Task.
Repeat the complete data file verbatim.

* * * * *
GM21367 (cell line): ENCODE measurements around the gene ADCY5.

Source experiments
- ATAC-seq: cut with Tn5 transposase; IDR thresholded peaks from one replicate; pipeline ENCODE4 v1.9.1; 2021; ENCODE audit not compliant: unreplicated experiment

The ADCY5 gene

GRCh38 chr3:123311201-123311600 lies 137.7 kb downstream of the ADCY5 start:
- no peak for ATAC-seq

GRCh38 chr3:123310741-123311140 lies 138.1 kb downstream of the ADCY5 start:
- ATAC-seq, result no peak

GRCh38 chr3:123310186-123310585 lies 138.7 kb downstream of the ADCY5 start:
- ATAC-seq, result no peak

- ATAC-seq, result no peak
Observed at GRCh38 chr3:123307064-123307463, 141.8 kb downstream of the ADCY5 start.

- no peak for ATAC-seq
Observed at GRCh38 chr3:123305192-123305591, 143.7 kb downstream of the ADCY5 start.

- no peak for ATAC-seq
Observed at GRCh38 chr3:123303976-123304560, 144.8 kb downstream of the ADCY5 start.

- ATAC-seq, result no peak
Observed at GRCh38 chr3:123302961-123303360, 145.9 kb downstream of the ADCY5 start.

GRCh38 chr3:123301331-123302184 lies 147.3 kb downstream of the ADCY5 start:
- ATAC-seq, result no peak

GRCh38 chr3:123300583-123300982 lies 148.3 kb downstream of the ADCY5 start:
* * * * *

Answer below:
GM21367 (cell line): ENCODE measurements around the gene ADCY5.

Source experiments
- ATAC-seq: cut with Tn5 transposase; IDR thresholded peaks from one replicate; pipeline ENCODE4 v1.9.1; 2021; ENCODE audit not compliant: unreplicated experiment

The ADCY5 gene

GRCh38 chr3:123311201-123311600 lies 137.7 kb downstream of the ADCY5 start:
- no peak for ATAC-seq

GRCh38 chr3:123310741-123311140 lies 138.1 kb downstream of the ADCY5 start:
- ATAC-seq, result no peak

GRCh38 chr3:123310186-123310585 lies 138.7 kb downstream of the ADCY5 start:
- ATAC-seq, result no peak

- ATAC-seq, result no peak
Observed at GRCh38 chr3:123307064-123307463, 141.8 kb downstream of the ADCY5 start.

- no peak for ATAC-seq
Observed at GRCh38 chr3:123305192-123305591, 143.7 kb downstream of the ADCY5 start.

- no peak for ATAC-seq
Observed at GRCh38 chr3:123303976-123304560, 144.8 kb downstream of the ADCY5 start.

- ATAC-seq, result no peak
Observed at GRCh38 chr3:123302961-123303360, 145.9 kb downstream of the ADCY5 start.

GRCh38 chr3:123301331-123302184 lies 147.3 kb downstream of the ADCY5 start:
- ATAC-seq, result no peak

GRCh38 chr3:123300583-123300982 lies 148.3 kb downstream of the ADCY5 start: